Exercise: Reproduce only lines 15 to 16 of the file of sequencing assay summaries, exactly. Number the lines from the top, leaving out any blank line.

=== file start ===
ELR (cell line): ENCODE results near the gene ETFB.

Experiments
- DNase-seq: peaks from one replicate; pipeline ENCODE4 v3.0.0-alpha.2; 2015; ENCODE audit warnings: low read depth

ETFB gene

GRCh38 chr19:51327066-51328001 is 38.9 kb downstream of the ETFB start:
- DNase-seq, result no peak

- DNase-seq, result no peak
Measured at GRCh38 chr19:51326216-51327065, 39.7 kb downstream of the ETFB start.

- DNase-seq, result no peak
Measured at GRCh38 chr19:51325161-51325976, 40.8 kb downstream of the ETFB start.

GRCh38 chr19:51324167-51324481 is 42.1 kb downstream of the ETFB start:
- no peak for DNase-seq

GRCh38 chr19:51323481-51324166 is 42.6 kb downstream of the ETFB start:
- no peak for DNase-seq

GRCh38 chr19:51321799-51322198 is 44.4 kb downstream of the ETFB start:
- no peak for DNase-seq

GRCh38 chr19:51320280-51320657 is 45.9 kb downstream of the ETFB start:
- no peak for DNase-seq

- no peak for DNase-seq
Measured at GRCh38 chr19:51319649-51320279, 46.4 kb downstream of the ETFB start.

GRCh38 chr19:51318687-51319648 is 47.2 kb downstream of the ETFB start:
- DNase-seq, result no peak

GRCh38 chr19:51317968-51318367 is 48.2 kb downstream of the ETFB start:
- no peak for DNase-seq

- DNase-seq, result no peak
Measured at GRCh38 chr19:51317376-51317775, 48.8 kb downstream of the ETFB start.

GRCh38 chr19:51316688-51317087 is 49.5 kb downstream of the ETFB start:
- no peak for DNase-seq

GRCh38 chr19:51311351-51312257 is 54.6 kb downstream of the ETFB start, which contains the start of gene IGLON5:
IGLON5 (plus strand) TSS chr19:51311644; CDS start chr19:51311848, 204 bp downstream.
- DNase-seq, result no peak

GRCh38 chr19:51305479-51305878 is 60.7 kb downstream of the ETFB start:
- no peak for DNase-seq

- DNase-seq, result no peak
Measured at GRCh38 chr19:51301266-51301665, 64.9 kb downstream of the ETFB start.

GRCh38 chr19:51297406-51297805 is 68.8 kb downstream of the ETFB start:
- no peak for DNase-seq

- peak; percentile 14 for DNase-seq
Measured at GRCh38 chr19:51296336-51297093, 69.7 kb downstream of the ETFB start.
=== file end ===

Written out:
GRCh38 chr19:51321799-51322198 is 44.4 kb downstream of the ETFB start:
- no peak for DNase-seq